First of all, I acknowledge that I've sucked at keeping up my newsletter lately—but for good reason! I've been busting booty on a new project I'm hoping to announce very soon, so don't go away—stay tuned!
Speaking of delays, my topic today started with something I spotted last November 2014. I had come across a heartwarming article in Fortune magazine, "Can McDonald's Get Its Mojo Back?", about the once-dominant fast food chain's decline—today, McD's is losing its market share, losing sales, and suffering a corporate identity crisis. Warm and fuzzies!
Don't get it twisted, they're still serving the dregs of animal flesh to millions a a day. But the news represents a hairline fracture that could potentially crumble the empire. Anyway, that's the scene I imagine in my head.
The factor for McDonald's decline that I'm most interested in is the shift in market interests. The old "fast and convenient" selling point is losing appeal to a growing market (us, and the public we influence!) who are looking for "fresh and healthy." That's a major effing fundamental problem for them that I'm very excited about.
None of their campaign overhauls are working because no matter what McDonald's says in an ad, they can't overcome the fact that they sell garbage. McDonald's has become synonymous with "junk food," and associated with obesity, "pink slime," lawsuits, expired meat, and animal abuse, all while the mainstream food market is moving toward unprocessed "slow food," healthy kids, and Meatless Mondays.
What's a company to do?
When a public relations department can't distract the masses by throwing sand in their eyes, they often engage another tactic—embracing the negative and spinning it as a positive.
Last night, my confidence in: a) McDonald's decline and b) our vegan influence on the public, was confirmed when I saw this McDonald's commercial on TV:
WOW, a little butt-hurt, are we??? I think we've insulted them.
It reeks of the insecurity unique to a bully that doesn't get his way and suddenly senses a loss of power (or an angry world-destroying monster robot right before it dies). You can almost feel the McDonald's executives raging like mad kings behind the scenes, "Take that, you vegetarian f*cks!"
Except it feels really, really out of date, and even for McDonald's own sake, it's a bad ad. Who even says "deconstructed?!" Did they mean "unprocessed?" Of course, they couldn't say that. I think the ad is so icky that it will only further isolate people—moms, especially—who are trying to be healthier, trying to do better for their kids.
In any case, the ad sounds like a death knell more than a war chant. The people it will fire up are the dumbest of the dumb, who weren't going to stop eating fast food anyway, and vegans. And at this moment, it's our "campaign" that's winning.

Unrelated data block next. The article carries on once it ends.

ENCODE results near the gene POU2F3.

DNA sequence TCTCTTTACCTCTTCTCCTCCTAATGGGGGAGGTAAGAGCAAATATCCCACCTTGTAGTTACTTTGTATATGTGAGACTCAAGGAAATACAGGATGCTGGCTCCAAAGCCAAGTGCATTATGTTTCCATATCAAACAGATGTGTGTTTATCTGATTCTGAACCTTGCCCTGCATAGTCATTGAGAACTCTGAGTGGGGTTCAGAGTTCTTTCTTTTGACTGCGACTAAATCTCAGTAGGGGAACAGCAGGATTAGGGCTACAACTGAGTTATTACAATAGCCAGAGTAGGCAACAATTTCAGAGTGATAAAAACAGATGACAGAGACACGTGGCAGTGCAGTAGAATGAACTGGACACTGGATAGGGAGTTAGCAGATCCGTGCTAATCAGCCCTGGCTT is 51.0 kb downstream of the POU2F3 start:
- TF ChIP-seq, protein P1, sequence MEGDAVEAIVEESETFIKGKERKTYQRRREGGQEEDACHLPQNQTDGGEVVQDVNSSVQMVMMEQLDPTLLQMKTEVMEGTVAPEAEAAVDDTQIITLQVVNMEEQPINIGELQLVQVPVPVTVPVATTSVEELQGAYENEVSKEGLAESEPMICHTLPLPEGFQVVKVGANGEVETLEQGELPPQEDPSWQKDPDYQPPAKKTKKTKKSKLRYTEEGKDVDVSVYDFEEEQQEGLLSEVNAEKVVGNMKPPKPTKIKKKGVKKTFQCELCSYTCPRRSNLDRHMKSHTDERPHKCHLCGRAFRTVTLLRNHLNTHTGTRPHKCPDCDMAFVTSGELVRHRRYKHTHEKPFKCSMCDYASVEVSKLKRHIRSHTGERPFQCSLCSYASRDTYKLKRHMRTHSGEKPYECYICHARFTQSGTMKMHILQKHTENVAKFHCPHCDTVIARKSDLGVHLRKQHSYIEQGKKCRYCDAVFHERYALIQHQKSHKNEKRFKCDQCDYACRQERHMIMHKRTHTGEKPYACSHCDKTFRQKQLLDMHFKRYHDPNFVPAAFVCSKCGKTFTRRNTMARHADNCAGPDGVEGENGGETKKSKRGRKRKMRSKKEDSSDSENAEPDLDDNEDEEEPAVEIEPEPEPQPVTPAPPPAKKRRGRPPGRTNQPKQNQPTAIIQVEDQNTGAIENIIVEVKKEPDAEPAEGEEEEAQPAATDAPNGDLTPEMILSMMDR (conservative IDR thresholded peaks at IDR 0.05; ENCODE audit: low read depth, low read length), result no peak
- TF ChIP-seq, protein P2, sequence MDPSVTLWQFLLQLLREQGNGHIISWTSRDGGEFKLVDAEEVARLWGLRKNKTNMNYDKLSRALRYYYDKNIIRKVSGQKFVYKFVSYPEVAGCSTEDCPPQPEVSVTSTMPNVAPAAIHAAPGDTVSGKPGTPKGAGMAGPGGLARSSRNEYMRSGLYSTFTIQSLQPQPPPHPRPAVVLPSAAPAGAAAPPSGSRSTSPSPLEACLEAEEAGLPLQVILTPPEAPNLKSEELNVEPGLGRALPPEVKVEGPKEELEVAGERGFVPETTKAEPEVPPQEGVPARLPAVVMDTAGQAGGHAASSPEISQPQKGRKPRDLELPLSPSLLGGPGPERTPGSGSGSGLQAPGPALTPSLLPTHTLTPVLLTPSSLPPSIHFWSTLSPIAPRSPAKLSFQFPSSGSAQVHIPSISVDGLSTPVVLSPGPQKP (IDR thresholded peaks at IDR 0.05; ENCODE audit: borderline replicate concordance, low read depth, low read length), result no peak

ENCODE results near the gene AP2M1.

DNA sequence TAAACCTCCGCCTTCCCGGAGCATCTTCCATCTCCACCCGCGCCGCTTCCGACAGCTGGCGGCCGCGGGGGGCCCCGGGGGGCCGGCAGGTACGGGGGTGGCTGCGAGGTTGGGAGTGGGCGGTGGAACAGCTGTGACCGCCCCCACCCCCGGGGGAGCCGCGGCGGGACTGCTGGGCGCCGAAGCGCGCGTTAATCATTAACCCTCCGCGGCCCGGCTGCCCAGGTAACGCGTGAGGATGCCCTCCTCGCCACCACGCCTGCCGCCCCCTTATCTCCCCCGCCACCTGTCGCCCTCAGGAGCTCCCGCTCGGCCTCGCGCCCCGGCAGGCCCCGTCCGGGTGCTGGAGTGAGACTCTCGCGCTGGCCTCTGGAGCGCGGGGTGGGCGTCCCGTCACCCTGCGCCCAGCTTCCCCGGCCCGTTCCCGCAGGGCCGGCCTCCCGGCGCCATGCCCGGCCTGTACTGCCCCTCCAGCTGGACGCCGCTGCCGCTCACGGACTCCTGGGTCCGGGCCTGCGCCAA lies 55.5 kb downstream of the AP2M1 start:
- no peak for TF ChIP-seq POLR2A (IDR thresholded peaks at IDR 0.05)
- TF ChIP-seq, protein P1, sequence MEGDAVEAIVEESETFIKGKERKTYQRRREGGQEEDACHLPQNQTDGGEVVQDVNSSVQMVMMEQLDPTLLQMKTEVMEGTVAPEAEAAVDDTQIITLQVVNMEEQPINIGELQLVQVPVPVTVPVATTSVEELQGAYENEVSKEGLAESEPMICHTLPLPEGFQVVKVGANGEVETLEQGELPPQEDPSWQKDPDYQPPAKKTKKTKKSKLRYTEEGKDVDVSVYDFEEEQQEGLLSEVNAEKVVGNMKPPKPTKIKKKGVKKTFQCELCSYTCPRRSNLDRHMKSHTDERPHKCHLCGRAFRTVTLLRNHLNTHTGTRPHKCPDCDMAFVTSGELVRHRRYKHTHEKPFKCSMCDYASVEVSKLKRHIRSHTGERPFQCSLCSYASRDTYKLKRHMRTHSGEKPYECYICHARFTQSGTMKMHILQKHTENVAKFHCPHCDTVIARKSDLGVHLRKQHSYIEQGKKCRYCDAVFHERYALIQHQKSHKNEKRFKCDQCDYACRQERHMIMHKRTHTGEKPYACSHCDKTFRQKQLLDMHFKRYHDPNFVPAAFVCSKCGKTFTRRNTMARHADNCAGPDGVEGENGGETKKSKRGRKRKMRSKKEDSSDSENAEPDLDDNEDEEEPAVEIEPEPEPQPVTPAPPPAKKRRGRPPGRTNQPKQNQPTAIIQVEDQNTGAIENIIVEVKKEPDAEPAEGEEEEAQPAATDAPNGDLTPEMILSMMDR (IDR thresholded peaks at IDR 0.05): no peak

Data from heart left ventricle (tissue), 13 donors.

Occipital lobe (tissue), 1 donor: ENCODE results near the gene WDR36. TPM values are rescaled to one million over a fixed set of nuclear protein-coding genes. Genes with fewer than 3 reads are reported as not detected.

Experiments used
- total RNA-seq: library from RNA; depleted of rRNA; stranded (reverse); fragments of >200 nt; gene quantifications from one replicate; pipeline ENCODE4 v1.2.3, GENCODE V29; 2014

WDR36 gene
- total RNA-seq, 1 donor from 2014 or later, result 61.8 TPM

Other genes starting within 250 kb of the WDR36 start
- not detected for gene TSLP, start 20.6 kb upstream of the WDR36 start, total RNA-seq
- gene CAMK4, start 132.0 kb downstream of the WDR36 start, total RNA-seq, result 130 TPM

Now, we just have to get people off Greek Yogurt and onto the coconut milk kind.
Keep on fighting. It's working.
Aloha! I'm writing to you from Kauai, Hawaii, where I was partly raised on an organic tree farm (mac nuts, cocos, citrus, and Surinam cherries galore—to see photos, join my Instagram: @ruby_roth).
Besides some dabs of essential oils and rose water, I've worn nothing on my face for a week—not even a lick of mascara. But I have put some food on my face.
Never do I use any big name-brand skincare products, especially being that to purchase said items, one must often enter a drugstore, which is one of the places that makes me feel like the world has already ended.
The second I set foot under the fluorescent lights, my eye-brain is flooded with the idea that every shelf, every lighter, every package and stick of gum—basically every tangible surface inside the store will eventually end up in a landfill, or worse.
My avoidance of the drugstore is why, at our house, we are constantly running out of toilet paper.
Anyway, I'm off the plastic-upon-chemical face washes, eye creams, moisturizers, and especially commercially-produced exfoliating scrubs, whose perfectly-round polyethylene microbeads make up a portion of the masses of tiny plastic fragments (called "nurdles") in our ocean—and are perfectly bite-sized for all kinds of sea creatures, who gobble them up by the belly-full. (#ThatsWhyWeDontEatAnimals)
So besides essential oil blends by boutique labels like Living Libations and Persephenie, my skincare repertoire sometime includes bits and pieces of food I use in the kitchen. Step one—eat the food. Step two, put the food on your face.
Pretty much any raw plant food has benefits when placed directly on our skin—but here are just five I routinely dab on myself when I'min the kitchen (and btw, kids LOVE this food-on-the-face game).
5 Foods to Put on Your Face
1. Papaya: When I'm done eating one, I rip up the peel and lay them all over my face, gently rubbing them in. Rinse after you've "soaked." Papaya is known for its antioxidants, vitamin A, and especially its powerful enzyme papain, which "digests" and breaks down build up and toxins, leaving your face aglow.